An employee is bound to arbitrate under the employer’s modified arbitration program requiring arbitration of discrimination claims where he failed to opt out after receiving an email regarding the modified policy, even though he claimed he never actually saw or read the email.
Gupta vs. Morgan Stanley Smith Barney, LCC, No. 18-3584 (7th Cir., 8/19/19).
Plaintiff was a Morgan Stanley financial advisor who resigned after being advised the company was opening an internal investigation into possible “selling away” by him of insurance products. Shortly after resigning, plaintiff filed suit in federal court alleging discrimination, retaliation and defamation. Morgan Stanley moved to compel arbitration under the company’s arbitration program, which was modified two years before plaintiff’s resignation to require arbitration of discrimination claims. Even though plaintiff never signed a document agreeing to the modified arbitration requirement, Morgan Stanley argued he was nevertheless bound by the modified policy, because he had failed to opt out after receiving notice via email.
Plaintiff initially denied that he had ever seen the email regarding the modified policy, but eventually admitted that the company had sent it to him at his Morgan Stanley email address – but he continued to deny that he actually saw it. On that record, the trial court granted Morgan Stanley’s motion to compel arbitration. The 7th Circuit affirms. Under the Federal Arbitration Act, state contract law – here, Illinois - governs whether a binding arbitration agreement was reached. The question under Illinois law is whether the parties’ conduct objectively shows offer and acceptance – not whether it was their subjective intent to enter into a contract. Plaintiff’s argument that he did not have actual knowledge of the proposed modification is irrelevant. An employee is in a different position than a member of the general public. “Employment includes the understanding that employees will act with diligence in following an employer’s instructions and responding to requests, whether transmitted by email or another reasonable mode of communication.”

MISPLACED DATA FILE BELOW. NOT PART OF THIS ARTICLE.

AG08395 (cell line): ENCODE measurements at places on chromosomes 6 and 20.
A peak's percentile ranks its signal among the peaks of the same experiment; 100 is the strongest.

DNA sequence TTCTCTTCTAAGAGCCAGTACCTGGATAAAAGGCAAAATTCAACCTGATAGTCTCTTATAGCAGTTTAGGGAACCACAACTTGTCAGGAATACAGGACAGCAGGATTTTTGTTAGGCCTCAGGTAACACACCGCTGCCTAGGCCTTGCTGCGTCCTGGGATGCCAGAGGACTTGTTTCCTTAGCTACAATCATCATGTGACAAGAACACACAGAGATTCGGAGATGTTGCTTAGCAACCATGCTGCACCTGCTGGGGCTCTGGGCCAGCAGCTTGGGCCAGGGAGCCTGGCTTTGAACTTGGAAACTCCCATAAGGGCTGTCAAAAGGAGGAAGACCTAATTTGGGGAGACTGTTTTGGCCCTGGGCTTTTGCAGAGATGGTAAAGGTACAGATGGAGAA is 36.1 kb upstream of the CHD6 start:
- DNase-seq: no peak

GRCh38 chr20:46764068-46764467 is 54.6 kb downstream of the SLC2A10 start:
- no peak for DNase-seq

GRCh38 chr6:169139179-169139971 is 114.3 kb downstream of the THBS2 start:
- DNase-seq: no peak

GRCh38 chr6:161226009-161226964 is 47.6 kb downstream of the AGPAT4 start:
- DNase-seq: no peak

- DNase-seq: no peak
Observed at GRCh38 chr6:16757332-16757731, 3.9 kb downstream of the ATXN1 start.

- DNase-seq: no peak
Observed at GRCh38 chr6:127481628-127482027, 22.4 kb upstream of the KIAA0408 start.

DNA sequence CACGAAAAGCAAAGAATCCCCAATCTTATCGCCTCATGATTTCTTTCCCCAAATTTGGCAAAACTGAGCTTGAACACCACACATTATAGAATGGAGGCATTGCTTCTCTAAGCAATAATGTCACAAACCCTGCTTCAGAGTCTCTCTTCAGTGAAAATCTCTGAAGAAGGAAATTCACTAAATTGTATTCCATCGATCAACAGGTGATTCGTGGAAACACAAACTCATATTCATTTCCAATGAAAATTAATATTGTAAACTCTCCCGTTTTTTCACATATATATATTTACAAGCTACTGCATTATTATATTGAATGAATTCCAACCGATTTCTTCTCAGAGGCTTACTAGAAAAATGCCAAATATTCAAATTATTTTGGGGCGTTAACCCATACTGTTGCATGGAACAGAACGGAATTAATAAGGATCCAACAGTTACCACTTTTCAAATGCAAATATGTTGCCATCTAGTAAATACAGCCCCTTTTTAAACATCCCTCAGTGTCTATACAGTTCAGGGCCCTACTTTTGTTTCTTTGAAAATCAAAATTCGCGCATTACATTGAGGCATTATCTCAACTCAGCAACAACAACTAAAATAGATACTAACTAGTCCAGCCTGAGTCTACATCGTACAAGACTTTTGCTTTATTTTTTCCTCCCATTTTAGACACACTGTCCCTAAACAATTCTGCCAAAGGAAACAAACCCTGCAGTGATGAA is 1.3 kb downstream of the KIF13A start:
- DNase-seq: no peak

Plaintiff’s failure to review the email sent to him by the company thus does not preclude him from being bound to the modified arbitration requirement by his failure to opt out. This is particularly so, since the documents plaintiff signed when he joined Morgan Stanley advised him that the terms of the arbitration program could be modified. He thus “had to keep abreast of the company’s dispute resolution policies upon announcement.” The fact that plaintiff’s original employment agreement had a merger clause specifying that the agreement could not be modified without a writing signed by both parties does not save the day for him. The requirement of a signed writing applies only to the terms set forth in the employment agreement. The arbitration agreement was a separate document and thus not subject to the merger clause. Plaintiff is therefore required to arbitrate his claims against Morgan Stanley.
(J. Komie: This is a very useful precedent for the industry. It is simple for employees to claim they did not actually see a notice of a modified policy. To require a firm to prove that the employee read the modified policy would impose an unreasonable burden on firms and give employees an easy out. The Court’s reasoning that part of the employment arrangement is an employee’s duty to read communications from the employer is the key to the Court’s holding.) (EIC: See SOLA 2018-30 for summary of an earlier decision in this case -- also written by Mr. Komie.)
(SOLA Ref. No. 2019-33-01)
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